NEW πŸ“—Story: The Fountain ❌

Canal Living

Wednesday, Jun 3, 2020
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✿ This article was featured in Issue #2 of the Atlantic Bulletin

Atlantic Salmon was the best in the world, and Vekllei had a lot of it. Ocean-going fishing boats brought their haul to Ro, where they cruised wide postwar canals and unloaded tonnes of shiny, bright salmon into processing plants. If a new factory was built, so too was a canal or a railroad. Nothing was trucked. Fish was traded fresh in markets or turned into emulsifiers and fertiliser.

The canals were worked heavily, and few fishing vessels were incorporated. The vast majority of Vekllei’s fishing fleet was owned by the people that worked them, trading with the Sea Office. From a quaisiosn or β€œcanal park” you might see a dozen vessels in an hour. Some were run-down prewar things limping out to the shallow coasts, while others were nuclear-powered salmon trawlers designed for the storms of the Atlantic. On the northern coast, the bigger boats were reinforced as ice-breakers. Fish was one of the few meats in the Vekllei diet that wasn’t grown in an industrial laboratory, a fact reflected in the scale of its infrastructure.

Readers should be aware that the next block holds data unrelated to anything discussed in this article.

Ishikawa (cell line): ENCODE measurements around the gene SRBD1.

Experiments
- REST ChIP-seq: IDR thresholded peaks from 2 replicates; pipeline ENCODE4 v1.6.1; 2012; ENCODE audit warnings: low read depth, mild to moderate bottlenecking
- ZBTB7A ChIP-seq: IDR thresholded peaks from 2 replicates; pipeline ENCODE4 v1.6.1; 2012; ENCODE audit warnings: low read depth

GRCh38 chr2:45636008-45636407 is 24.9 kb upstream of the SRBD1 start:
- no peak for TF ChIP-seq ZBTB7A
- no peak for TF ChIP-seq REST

Canals are good for a city, and are good for the heart. Tzipora would take long walks in the morning along the Wellington Canal to where it met Touismah, then follow it to where it circled back into Lola. She would figure out what she was doing with her life as the boats departed for the day’s catch. She never much liked salmon, but she liked the boats. They were an island country, and their futures and pasts met in the sea β€” where it churned and swelled in their dreams.